Vitamin D status and functional health outcomes in children aged 2-8 y: a 6-mo vitamin D randomized controlled trial.
Am J Clin Nutr. 2018 Mar 1;107(3):355-364. doi: 10.1093/ajcn/nqx062.
Brett NR1, Parks CA1, Lavery P1, Agellon S1, Vanstone CA1, Kaufmann M2, Jones G2, Maguire JL3, Rauch F4,5, Weiler HA1.
Items in both categories Intervention and Infant-Child are listed here:
- 2.4 X fewer lower respiratory track infections in infants getting 400 IU of Vitamin D – May 2022
- Infants have gotten free 400 IU of vitamin D in Turkey since 2005, More for longer would be even better – Feb 2022
- Additional Vitamin D not help – infants previously had 35 ng of vitamin D – RCT Sept 2021
- Supplement preterm infants with vitamin D if less than 80 ng – RCT Sept 2021
- 400 IU of Vitamin D helped breastfed infants, need more – RCT Sept 2021
- Infant Respiratory Infections not reduced by mothers taking small amount of vitamin D (28,000 weekly)– RCT July 2021
- Vitamin D for infants – 100,000 IU monthly is better than 400 IU daily – RCT Oct 2020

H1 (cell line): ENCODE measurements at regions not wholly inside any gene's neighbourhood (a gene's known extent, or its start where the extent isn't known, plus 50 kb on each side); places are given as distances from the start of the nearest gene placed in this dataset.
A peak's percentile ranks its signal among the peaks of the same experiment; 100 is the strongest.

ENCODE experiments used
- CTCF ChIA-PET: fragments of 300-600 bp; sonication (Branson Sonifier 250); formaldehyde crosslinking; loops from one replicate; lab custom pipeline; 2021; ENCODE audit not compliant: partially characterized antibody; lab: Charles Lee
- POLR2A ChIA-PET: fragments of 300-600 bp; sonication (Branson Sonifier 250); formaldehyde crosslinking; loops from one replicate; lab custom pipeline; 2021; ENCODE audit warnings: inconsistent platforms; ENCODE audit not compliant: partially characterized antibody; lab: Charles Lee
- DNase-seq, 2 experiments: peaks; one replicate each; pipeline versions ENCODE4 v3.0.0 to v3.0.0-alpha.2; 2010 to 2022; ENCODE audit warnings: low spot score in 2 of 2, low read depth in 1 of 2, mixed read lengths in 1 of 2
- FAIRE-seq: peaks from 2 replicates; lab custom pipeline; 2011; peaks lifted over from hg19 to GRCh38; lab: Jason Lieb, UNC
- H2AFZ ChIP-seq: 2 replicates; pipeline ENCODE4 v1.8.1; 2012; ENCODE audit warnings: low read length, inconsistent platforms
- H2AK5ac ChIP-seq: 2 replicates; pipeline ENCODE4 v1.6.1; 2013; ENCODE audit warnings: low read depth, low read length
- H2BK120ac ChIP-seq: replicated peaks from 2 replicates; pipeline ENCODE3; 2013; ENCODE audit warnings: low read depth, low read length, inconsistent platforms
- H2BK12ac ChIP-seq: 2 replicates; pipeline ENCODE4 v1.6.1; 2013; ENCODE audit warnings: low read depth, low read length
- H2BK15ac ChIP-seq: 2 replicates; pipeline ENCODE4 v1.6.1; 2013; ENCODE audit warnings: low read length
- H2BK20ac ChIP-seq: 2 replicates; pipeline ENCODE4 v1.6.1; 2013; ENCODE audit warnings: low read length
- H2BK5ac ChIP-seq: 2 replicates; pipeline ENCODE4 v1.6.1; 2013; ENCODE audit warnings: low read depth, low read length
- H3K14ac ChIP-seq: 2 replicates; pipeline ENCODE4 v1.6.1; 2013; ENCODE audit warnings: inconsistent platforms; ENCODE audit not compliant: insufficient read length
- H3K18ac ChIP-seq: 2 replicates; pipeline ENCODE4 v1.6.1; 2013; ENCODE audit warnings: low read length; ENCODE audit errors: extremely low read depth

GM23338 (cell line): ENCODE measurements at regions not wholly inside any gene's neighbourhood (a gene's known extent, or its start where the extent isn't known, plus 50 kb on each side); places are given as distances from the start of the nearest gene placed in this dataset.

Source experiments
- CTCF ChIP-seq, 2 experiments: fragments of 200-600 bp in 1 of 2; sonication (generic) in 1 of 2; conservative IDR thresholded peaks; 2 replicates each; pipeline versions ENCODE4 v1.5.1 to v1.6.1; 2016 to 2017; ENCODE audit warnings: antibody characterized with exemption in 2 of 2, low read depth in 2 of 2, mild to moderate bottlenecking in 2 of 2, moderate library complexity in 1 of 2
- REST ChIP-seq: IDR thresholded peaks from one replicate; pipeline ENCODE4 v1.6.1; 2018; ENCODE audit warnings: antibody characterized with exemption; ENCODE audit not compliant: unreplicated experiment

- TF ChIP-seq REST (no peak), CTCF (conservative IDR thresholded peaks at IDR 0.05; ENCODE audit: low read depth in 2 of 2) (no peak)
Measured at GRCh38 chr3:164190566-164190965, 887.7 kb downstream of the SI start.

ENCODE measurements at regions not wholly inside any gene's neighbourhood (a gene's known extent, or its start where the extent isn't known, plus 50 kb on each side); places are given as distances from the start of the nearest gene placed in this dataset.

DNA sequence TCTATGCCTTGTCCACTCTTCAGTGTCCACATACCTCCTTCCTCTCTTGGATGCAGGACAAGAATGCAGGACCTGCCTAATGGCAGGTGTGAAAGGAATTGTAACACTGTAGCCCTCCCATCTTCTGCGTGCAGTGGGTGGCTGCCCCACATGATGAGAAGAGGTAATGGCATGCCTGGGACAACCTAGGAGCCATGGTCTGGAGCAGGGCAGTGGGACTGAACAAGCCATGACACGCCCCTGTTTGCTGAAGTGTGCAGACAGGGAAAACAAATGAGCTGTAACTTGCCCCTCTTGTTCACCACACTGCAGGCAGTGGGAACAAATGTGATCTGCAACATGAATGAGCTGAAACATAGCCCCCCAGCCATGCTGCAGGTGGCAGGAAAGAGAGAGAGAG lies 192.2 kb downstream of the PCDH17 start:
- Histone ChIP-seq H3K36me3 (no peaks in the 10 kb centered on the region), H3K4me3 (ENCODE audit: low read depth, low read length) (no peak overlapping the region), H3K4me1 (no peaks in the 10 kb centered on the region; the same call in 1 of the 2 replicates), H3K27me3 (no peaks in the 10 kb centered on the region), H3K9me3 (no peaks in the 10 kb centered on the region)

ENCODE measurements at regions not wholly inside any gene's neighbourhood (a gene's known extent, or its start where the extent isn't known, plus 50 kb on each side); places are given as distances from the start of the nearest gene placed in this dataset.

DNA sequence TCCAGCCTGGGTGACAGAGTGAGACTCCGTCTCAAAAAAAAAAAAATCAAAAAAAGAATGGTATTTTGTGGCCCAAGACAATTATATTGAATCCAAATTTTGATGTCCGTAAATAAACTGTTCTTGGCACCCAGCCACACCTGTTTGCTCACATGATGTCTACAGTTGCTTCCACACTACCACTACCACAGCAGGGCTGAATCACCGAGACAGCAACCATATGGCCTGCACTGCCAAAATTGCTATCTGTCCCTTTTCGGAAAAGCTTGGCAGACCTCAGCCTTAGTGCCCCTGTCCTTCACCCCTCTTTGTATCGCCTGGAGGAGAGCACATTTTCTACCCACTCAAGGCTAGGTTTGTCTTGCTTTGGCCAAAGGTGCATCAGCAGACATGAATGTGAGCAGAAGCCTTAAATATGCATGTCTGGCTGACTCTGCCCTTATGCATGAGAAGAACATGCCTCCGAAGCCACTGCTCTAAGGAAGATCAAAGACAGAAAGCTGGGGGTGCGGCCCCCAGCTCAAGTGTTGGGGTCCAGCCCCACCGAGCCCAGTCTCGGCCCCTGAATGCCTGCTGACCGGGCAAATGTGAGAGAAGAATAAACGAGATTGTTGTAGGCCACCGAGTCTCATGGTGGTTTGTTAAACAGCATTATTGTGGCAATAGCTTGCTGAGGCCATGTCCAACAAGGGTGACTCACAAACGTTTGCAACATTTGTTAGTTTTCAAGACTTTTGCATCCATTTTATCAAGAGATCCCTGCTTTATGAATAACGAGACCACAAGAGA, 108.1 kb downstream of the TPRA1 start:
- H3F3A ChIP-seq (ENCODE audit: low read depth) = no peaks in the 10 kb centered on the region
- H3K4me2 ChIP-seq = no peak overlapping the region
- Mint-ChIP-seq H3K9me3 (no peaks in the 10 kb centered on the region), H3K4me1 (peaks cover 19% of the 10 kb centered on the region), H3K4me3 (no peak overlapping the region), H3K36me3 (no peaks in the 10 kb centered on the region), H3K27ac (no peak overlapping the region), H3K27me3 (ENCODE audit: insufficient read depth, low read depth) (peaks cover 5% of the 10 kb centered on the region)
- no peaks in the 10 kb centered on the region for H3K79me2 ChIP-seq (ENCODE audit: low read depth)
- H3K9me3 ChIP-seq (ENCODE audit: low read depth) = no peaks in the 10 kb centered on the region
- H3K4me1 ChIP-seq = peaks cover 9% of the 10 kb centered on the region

- Toddlers with more than 48 ng of vitamin D weighted less and were thinner – RCT Dec 2020
- 6,400 IU of Vitamin D is safe and effective during breastfeeding – RCT Dec, 2020
- Little weight loss in obese children from very small amount of vitamin D (1200 IU) – RCT April 2020
- Lower Respiratory Tract Infection in Infants reduced 5.9 X by daily 600 IU of vitamin D (China) - March 2020
- Bones of white children not helped by 1,000 IU of vitamin D (Northern latitudes) – RCT Sept 2018
- Vitamin D levels in children optimized with six Vitamin D biscuits – RCT Nov 2018
- Tic disorder reduced by Vitamin D supplementation – Aug 2019
- Preemie immunity (Treg) vastly improved by 800 IU of Vitamin D daily – RCT July 2019
- Allergic Rhinitis in infants treated by 1,000 IU vitamin D daily – June 2019
- Treatment of neonate sepsis greatly aided by Vitamin D – RCT June 2019
- 400 IU of Vitamin D in food provided virtually no benefit to children - March 2018
- Children need 2000 IU of Vitamin D (India) - RCT May 2019
- Preterm babies have low vitamin D, but recover in 6 weeks with 800 IU supplementation – Jan 2019
- 1200 IU vs 400 IU of vitamin D did not improve bone health or immunity of children who were sufficient – RCT July 2018